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During the library session, students will begin using historical research methods to learn how to locate, assess, and understand the relevance of primary and secondary sources. Topics may include:
1. Do a brief biography of George Washington. What do we know about this man and why was he apparently so important to the revolution?
2. Who was Benedict Arnold? What are some of the different interpretations possible in explaining his actions? Can his story help explain the complexities of the revolution?
3. What happened at Yorktown? Was the battle decisive in ending the war and giving the American colonists their independence?
4. What was Shay’s Rebellion about? What significance do you think it might have had on the writing of a new Constitution?
5. What was the “Trail of Tears”? Give a background to the policies and people behind this event (or events) and why it might have significance in U.S. history.
Extra Credit Assignment.
Choose a topic, but NOT your presentation topic!
- 1 -2 pages
- Bullet points or essay style
- Here are at least 3 primary sources I found
- For each one, describe it.
- For each one, explain what you learned from it?
- You could do it source by source, or you could do a more comparative discussion
- Be sure to evaluate the sources.
- Be sure that you connect what you say about your topic to your sources. It should be very clear where each fact you use came from.
Terms You May Need to Know
Terms You May Need to Know
Material from, or directly related to, the past. In History, primary sources are usually letters, records or other documents created during the period that is being studied, such as diaries, legal notices or accounts. However, primary sources can include photographs, jewelry and other items.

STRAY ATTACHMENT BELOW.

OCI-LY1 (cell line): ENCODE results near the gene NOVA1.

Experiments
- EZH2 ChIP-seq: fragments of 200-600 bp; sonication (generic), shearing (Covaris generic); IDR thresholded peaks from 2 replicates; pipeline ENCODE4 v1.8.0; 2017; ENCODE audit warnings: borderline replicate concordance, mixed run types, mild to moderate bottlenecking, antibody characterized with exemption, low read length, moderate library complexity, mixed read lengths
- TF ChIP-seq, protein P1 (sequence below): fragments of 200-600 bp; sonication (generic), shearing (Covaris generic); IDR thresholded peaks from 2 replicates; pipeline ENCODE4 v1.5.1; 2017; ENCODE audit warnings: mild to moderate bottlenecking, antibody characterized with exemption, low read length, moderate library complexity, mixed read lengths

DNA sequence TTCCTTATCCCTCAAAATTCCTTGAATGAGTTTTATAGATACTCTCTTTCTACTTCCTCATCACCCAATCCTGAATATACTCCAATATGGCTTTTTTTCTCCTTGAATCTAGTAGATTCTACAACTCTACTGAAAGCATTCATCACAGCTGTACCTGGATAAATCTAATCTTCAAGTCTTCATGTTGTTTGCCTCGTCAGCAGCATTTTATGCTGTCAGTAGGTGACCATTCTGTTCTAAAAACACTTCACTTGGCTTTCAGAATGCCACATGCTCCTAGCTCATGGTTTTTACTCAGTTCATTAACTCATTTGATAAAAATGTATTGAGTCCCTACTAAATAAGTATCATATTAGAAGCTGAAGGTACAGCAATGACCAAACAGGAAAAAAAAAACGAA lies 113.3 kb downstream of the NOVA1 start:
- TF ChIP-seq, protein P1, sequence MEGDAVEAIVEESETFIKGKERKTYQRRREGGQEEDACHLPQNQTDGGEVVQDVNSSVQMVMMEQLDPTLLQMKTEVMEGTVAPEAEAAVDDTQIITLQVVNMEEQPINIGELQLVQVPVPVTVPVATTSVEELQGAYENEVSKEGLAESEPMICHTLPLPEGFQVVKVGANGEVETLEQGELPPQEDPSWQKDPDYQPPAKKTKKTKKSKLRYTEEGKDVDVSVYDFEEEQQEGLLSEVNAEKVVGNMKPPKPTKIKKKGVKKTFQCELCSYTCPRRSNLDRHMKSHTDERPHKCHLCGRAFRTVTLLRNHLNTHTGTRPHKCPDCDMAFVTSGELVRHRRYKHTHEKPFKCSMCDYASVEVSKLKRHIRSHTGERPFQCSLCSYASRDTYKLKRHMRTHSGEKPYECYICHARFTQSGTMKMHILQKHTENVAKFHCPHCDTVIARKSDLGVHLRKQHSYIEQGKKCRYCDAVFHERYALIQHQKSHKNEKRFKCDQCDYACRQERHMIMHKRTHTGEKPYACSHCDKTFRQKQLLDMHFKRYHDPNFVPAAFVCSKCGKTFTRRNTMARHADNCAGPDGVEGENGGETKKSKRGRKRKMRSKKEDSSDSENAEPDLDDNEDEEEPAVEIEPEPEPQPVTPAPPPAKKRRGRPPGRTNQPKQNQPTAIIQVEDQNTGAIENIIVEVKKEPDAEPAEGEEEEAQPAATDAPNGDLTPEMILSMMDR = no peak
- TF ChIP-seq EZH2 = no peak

Material created by somebody removed from the event being studied - who was either not at the event, or was working later. For instance, all historical textbooks are secondary sources.
A section of a piece of writing, speech, or music, or a section of a painting or piece of artwork.
A book or set of books giving information on many subjects or on many aspects of one subject. Topics are typically arranged alphabetically.
Provides students with free access to information from encyclopedias, books, articles, and more. Database content is evaluated for authority and accuracy. Information is stable, meaning it doesn't disappear after a period of time. Unlike Google, databases offer options to quickly limit or expand your search results to find the best information for your topic.
A statement or theory that is put forward as a premise to be maintained or proved.
If you quote, paraphrase, or summarize another's work, then you need to cite the source of that work in your research paper. This is known as an in-text citation. An in-text citation is an annotation which allows your reader to easily identify the source of your information.
A list of the resources used or referred to in your paper. This organized list, which is placed at the end of the research paper, offers greater details of your in-text citations. Also known as a reference list or works cited page.
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Learning Resources Center
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Fri: 8:00 AM - 2:00 PM
Indian Valley Campus
Main Building, Room 124